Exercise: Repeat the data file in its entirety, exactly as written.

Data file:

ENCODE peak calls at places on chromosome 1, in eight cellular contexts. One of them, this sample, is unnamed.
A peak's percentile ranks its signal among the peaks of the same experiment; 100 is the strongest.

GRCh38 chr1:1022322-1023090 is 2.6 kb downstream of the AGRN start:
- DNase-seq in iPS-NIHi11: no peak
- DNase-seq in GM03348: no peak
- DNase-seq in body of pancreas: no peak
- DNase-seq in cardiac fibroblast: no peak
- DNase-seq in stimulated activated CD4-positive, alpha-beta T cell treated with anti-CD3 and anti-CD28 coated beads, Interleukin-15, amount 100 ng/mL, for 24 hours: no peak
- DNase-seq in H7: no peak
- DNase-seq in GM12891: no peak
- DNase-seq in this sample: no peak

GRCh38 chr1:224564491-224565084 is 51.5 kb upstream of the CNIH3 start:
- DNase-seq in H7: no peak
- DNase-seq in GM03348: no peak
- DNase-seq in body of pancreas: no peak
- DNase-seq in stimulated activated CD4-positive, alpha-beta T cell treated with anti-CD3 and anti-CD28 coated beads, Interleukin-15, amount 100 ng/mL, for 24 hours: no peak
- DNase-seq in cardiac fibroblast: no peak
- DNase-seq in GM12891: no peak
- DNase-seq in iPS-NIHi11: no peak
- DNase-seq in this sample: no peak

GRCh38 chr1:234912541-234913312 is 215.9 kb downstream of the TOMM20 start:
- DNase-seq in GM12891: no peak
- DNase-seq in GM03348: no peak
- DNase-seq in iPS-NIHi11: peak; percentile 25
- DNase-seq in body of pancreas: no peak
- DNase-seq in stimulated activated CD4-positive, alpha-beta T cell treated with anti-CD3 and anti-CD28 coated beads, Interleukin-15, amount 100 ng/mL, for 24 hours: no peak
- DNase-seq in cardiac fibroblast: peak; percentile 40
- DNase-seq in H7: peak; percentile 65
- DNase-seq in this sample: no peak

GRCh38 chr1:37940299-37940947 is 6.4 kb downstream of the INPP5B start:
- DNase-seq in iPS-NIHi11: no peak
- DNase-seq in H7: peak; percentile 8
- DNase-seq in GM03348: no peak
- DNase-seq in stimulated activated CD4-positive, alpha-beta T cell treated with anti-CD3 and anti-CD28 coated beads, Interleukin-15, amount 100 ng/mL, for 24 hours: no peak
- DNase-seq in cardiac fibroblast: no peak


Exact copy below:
ENCODE peak calls at places on chromosome 1, in eight cellular contexts. One of them, this sample, is unnamed.
A peak's percentile ranks its signal among the peaks of the same experiment; 100 is the strongest.

GRCh38 chr1:1022322-1023090 is 2.6 kb downstream of the AGRN start:
- DNase-seq in iPS-NIHi11: no peak
- DNase-seq in GM03348: no peak
- DNase-seq in body of pancreas: no peak
- DNase-seq in cardiac fibroblast: no peak
- DNase-seq in stimulated activated CD4-positive, alpha-beta T cell treated with anti-CD3 and anti-CD28 coated beads, Interleukin-15, amount 100 ng/mL, for 24 hours: no peak
- DNase-seq in H7: no peak
- DNase-seq in GM12891: no peak
- DNase-seq in this sample: no peak

GRCh38 chr1:224564491-224565084 is 51.5 kb upstream of the CNIH3 start:
- DNase-seq in H7: no peak
- DNase-seq in GM03348: no peak
- DNase-seq in body of pancreas: no peak
- DNase-seq in stimulated activated CD4-positive, alpha-beta T cell treated with anti-CD3 and anti-CD28 coated beads, Interleukin-15, amount 100 ng/mL, for 24 hours: no peak
- DNase-seq in cardiac fibroblast: no peak
- DNase-seq in GM12891: no peak
- DNase-seq in iPS-NIHi11: no peak
- DNase-seq in this sample: no peak

GRCh38 chr1:234912541-234913312 is 215.9 kb downstream of the TOMM20 start:
- DNase-seq in GM12891: no peak
- DNase-seq in GM03348: no peak
- DNase-seq in iPS-NIHi11: peak; percentile 25
- DNase-seq in body of pancreas: no peak
- DNase-seq in stimulated activated CD4-positive, alpha-beta T cell treated with anti-CD3 and anti-CD28 coated beads, Interleukin-15, amount 100 ng/mL, for 24 hours: no peak
- DNase-seq in cardiac fibroblast: peak; percentile 40
- DNase-seq in H7: peak; percentile 65
- DNase-seq in this sample: no peak

GRCh38 chr1:37940299-37940947 is 6.4 kb downstream of the INPP5B start:
- DNase-seq in iPS-NIHi11: no peak
- DNase-seq in H7: peak; percentile 8
- DNase-seq in GM03348: no peak
- DNase-seq in stimulated activated CD4-positive, alpha-beta T cell treated with anti-CD3 and anti-CD28 coated beads, Interleukin-15, amount 100 ng/mL, for 24 hours: no peak
- DNase-seq in cardiac fibroblast: no peak